Smell vulnerabilities early to prevent frauds, lend more: RBI Governor to banks

The remarks, made at a webinar, come at a time when credit growth has slowed down to under 6 per cent, leading many to wonder if the banks have become risk-averse because of concerns over asset quality

Smell vulnerabilities early to prevent frauds, lend more: RBI Governor to banks

Shaktikanta Das. File photo

Mumbai, August 27

Reserve Bank Governor Shaktikanta Das on Thursday asked banks to avoid extreme risk-aversion, terming it “self-defeating”, and also advised them to “smell vulnerabilities” in businesses early to avoid frauds, which have been growing lately.

He said the banking system continued to be sound and stable, but acknowledged that the COVID-19 crisis would lead to an erosion of capital for banks.

The remarks, made at a webinar by financial daily Business Standard, come at a time when credit growth has slowed down to under 6 per cent, leading many to wonder if the banks have become risk-averse because of concerns over asset quality.

The RBI annual report released earlier this week said frauds doubled to Rs 1.85 lakh crore in FY20.

“The risk management systems (of banks) should be sophisticated enough to smell vulnerabilities brewing within various businesses well in advance and should be dynamic enough to capture the looming risks in sync with changes in the external environment,” Das said.

“One visible area of concern in the arena of risk management is the inability or the ability to manage the incidence of frauds, both cyber related and otherwise,” he added.

Das said the higher incidence of frauds which had come to light in recent times had their origins in “not so efficient risk management capacity of the concerned banks both at the time of sanctioning the loans and also post-sanction credit monitoring”.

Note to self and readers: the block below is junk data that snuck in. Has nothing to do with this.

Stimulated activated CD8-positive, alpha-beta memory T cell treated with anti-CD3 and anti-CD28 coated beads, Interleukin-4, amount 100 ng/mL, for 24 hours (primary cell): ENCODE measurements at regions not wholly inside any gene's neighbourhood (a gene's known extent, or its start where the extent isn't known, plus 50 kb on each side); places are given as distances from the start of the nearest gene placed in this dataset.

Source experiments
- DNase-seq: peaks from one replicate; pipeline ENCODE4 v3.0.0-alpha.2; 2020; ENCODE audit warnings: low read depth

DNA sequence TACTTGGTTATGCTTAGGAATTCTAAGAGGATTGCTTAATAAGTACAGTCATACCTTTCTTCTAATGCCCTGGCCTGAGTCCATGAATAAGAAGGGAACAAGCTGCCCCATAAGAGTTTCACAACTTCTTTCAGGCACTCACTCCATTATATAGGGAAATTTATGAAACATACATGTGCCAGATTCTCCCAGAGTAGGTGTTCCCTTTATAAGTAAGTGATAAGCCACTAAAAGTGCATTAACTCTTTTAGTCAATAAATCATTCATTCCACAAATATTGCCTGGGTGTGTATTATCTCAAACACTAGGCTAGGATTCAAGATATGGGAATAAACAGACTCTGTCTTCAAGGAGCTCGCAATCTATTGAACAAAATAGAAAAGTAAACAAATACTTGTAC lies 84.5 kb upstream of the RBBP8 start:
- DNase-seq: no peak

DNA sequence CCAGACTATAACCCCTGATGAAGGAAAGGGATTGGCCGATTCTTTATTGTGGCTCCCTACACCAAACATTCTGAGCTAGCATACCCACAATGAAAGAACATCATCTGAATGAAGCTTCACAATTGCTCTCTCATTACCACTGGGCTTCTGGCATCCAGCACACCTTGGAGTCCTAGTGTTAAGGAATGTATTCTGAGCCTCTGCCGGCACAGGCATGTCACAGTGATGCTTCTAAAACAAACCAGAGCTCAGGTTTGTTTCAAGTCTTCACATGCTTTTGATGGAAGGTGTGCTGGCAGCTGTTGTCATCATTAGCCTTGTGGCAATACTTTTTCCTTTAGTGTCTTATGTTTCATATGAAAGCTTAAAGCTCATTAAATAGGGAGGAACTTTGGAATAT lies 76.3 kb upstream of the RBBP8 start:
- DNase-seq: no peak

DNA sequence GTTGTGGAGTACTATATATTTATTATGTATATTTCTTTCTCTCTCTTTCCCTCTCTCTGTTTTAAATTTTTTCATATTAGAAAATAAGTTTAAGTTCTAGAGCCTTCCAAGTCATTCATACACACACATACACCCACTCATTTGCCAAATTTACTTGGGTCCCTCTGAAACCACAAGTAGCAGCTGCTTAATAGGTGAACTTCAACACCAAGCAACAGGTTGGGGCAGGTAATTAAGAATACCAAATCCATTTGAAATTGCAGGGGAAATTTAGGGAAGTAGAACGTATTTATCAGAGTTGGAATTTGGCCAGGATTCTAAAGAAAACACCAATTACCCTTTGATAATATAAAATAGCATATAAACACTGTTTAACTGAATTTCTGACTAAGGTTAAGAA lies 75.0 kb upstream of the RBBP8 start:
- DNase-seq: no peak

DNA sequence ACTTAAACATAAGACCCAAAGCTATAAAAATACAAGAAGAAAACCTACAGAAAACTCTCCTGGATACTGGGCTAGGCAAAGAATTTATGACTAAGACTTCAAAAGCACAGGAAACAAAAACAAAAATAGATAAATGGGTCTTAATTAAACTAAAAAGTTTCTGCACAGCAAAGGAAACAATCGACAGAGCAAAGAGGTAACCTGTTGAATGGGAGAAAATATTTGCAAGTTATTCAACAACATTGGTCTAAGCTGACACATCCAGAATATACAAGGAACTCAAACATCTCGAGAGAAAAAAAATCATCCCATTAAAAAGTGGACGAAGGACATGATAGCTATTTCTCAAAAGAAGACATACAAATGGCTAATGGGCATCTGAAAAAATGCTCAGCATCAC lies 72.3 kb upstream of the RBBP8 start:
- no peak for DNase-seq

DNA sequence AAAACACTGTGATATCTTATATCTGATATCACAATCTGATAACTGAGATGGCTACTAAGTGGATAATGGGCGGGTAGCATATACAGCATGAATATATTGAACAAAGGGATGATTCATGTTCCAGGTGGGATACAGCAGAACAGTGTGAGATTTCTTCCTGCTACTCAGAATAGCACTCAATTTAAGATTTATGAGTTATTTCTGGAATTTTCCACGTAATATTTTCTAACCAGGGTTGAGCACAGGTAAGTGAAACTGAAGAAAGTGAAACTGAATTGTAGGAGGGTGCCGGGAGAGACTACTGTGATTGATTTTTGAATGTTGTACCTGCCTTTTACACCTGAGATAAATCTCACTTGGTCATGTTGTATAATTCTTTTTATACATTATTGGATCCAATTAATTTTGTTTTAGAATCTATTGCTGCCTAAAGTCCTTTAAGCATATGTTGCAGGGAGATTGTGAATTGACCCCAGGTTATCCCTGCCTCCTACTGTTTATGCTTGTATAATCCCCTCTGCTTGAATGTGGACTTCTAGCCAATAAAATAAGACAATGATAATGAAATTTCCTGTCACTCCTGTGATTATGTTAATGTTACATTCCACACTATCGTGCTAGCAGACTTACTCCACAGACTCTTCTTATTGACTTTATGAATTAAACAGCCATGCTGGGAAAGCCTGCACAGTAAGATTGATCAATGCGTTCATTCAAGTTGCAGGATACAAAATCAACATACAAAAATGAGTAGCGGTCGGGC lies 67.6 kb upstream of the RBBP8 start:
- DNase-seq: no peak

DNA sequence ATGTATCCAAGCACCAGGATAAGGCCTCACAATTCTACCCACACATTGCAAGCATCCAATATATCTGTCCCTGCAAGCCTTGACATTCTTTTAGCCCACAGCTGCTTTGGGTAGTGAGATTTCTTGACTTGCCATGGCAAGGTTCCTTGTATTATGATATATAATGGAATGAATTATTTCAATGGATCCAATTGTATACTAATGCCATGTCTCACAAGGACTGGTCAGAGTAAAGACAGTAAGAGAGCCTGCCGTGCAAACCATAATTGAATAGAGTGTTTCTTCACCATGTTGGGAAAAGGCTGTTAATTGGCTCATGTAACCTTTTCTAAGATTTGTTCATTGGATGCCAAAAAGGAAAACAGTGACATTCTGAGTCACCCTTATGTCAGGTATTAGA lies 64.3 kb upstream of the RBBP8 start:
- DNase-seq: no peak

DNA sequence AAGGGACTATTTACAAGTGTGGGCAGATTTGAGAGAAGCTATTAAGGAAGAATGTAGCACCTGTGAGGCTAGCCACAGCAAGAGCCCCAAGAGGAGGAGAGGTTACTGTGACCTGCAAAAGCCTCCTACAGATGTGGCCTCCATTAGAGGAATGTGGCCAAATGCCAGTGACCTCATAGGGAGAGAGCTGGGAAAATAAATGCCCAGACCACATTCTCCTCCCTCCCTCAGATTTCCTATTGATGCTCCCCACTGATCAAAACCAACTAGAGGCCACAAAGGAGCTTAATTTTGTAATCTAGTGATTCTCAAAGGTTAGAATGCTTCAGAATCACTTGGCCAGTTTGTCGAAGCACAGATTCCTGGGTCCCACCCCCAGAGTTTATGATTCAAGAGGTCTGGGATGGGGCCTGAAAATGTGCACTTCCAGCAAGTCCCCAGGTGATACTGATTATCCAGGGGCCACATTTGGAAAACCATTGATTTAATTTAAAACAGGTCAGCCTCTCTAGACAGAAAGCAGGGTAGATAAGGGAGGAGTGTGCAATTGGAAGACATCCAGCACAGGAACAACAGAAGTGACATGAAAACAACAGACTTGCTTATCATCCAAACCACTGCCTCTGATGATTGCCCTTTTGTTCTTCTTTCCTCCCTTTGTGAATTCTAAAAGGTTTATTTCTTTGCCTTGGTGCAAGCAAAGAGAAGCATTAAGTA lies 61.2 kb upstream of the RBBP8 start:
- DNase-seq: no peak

Das also trained the guns at the sluggish credit growth, warning banks that extreme risk aversion would be “self-defeating” which would deprive the banks of their income sources.

“It would create a situation where the banks will not be able to win their bread. In other words, it will impact their income also. Extreme risk-aversion is certainly not desirable,” he said.

The banks have to focus on governance, risk management, quality of decision-making and going forward building resilience, he added.

At the same event, Aditya Puri, head of largest private sector lender HDFC Bank, denied any aversion at his bank and pointed to the 20 per cent growth in core interest income it reported in the last quarter.

Das said there would be an impact on banks' capital base because of the impact of the ongoing pandemic, and reiterated his wishes from them of being forthcoming in capital raising.

“The current pandemic-related shock is likely to place greater pressures on the balance sheets of banks, leading to erosion of their capital. I am stating the obvious,” he said, clarifying that what is more important is how the banks proactively react and respond to this challenge.

Proactive capital raising can ensure credit flow and also boost the confidence of the investors and other stakeholders, Das said.

He said the RBI has asked banks and other financiers to do stress testing. Once any stress point is identified, the lenders have to use available dispensations and the June 7, 2019, circular.

Das, however, made it clear that the financial sector should not presume that the post-COVID dispensations will continue after the crisis is over.

However, he was quick to clarify on it as well. “By no stretch should it be assumed that the RBI is going to unwind the measures in the near future,” the Governor said.

Das said the RBI is expecting an “efficient and diligent implementation” of the debt resolution plans by the banks and added that the recast package has been designed to take care of all the stakeholders, including the depositors and also the crisis-affected individuals and entities.

The moratorium on loans was a “temporary solution” and the debt recasts are expected to give a “durable relief” to borrowers, he said.

Das also said that banks had to be run in a professional manner with full autonomy. PTI

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